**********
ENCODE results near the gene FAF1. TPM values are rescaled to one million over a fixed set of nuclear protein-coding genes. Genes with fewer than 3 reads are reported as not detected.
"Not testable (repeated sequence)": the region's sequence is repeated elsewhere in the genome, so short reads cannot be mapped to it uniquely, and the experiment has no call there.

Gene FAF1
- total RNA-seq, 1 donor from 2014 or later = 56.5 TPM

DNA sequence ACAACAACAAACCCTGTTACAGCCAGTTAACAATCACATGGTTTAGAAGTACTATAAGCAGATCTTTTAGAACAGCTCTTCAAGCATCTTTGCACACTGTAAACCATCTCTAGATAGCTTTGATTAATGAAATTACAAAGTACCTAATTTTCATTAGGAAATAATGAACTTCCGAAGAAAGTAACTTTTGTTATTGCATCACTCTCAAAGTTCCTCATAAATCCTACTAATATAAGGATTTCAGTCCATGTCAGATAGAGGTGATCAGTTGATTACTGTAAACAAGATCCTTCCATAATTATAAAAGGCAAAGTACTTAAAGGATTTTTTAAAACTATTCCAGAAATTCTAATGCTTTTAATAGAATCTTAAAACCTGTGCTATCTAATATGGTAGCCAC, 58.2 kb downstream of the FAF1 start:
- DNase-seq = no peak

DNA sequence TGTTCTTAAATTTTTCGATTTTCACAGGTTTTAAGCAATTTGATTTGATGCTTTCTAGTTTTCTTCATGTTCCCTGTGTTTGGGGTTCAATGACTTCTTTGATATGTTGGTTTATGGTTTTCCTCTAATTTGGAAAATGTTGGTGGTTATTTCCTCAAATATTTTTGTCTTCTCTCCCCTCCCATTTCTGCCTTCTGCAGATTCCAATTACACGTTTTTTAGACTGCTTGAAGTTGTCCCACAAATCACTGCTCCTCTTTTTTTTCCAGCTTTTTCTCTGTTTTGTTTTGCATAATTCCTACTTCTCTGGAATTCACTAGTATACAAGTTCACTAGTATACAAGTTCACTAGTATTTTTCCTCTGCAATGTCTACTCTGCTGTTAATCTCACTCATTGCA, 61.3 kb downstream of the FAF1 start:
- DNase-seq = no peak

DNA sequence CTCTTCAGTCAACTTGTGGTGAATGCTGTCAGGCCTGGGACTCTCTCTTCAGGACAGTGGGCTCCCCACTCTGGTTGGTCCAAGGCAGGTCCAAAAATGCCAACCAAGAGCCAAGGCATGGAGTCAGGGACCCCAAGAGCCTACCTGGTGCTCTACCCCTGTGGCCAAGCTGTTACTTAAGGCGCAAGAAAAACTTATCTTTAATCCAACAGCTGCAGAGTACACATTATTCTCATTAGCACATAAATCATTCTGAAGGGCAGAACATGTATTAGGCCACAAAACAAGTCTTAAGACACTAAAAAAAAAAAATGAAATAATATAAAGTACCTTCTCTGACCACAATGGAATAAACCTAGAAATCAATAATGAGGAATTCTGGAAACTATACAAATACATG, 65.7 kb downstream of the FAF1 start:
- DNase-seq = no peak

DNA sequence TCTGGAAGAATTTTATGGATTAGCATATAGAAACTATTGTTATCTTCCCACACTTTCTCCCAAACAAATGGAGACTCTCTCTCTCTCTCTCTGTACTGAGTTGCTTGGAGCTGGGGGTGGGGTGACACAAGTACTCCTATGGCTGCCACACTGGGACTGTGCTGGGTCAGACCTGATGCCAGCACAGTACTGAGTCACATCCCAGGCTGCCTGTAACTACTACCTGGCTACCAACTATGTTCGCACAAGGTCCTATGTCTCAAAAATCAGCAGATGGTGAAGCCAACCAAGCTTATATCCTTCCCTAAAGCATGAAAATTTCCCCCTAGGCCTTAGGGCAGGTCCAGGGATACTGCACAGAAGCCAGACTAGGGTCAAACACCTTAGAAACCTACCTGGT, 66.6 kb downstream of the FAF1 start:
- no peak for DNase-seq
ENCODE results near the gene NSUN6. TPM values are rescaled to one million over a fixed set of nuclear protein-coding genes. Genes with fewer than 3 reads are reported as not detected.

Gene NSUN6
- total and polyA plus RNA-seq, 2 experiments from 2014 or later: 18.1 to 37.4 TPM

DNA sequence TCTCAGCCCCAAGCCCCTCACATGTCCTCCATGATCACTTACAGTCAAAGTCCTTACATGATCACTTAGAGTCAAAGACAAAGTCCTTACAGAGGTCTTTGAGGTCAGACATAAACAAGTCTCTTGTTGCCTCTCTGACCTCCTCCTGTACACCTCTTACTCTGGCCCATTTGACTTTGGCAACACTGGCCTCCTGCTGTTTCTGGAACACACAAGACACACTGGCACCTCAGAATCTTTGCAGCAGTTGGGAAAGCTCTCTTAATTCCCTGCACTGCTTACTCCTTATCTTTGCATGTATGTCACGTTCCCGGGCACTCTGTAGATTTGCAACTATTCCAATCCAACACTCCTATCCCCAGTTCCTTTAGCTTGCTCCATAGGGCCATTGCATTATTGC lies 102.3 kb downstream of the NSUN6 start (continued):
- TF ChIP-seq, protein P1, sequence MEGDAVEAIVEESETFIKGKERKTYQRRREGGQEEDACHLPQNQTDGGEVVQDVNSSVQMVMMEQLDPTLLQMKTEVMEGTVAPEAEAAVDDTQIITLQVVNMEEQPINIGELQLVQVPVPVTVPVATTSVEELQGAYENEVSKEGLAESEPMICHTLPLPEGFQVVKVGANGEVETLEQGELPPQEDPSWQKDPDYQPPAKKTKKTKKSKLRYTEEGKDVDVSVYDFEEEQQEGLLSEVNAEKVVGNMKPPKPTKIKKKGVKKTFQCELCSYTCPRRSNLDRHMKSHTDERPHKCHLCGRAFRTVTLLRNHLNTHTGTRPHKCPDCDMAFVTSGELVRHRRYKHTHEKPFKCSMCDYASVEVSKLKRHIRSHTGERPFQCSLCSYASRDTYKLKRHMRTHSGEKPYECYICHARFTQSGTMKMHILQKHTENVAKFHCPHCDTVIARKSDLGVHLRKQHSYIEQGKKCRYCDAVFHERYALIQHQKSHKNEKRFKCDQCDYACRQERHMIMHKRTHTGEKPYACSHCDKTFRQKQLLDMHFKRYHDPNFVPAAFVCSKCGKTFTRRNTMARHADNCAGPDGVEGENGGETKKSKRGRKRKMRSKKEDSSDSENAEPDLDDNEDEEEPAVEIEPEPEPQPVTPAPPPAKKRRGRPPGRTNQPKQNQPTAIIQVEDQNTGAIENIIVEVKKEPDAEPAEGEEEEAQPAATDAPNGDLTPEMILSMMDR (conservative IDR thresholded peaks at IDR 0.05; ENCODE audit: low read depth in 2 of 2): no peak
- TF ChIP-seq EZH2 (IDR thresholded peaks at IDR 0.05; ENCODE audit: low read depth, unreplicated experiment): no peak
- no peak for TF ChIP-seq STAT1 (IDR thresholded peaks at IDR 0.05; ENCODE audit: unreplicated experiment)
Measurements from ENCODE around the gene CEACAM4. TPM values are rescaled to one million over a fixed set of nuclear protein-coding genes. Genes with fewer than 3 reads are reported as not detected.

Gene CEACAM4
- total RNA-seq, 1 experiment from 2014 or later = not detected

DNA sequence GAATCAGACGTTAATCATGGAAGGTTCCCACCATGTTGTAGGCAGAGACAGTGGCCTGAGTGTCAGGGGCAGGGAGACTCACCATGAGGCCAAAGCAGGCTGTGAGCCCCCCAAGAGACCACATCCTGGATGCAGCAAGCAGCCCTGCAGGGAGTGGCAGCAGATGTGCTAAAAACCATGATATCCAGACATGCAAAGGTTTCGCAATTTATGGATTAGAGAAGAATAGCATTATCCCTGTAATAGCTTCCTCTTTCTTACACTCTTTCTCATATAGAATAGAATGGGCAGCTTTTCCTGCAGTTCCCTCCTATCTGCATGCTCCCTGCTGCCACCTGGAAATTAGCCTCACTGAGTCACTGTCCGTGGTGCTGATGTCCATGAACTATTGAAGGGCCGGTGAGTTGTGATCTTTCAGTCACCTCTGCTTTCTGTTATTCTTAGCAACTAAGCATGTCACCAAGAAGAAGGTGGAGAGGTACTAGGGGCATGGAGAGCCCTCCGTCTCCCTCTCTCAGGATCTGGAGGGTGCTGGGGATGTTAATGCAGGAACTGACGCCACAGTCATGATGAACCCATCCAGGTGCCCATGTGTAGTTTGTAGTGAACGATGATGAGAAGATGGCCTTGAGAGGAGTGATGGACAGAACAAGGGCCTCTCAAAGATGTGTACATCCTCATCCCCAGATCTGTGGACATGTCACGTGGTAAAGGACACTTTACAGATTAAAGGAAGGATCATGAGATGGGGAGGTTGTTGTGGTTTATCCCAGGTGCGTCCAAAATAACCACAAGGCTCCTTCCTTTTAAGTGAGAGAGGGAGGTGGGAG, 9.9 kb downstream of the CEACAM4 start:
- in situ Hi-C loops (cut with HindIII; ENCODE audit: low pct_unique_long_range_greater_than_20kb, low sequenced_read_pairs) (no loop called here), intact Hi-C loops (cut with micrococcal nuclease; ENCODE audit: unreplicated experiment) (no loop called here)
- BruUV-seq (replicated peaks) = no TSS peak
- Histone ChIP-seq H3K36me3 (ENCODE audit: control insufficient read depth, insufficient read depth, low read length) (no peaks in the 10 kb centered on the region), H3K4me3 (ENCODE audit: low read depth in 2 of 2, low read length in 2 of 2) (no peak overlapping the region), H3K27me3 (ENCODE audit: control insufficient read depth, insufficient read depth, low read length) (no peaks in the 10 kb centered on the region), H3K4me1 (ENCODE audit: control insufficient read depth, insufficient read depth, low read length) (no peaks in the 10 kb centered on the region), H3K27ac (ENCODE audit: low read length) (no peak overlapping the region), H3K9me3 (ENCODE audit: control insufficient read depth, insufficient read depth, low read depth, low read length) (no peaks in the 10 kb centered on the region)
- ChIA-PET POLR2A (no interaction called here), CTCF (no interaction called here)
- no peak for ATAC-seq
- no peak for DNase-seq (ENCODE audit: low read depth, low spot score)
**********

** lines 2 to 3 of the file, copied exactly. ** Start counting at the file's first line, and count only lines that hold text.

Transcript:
"Not testable (repeated sequence)": the region's sequence is repeated elsewhere in the genome, so short reads cannot be mapped to it uniquely, and the experiment has no call there.

Gene FAF1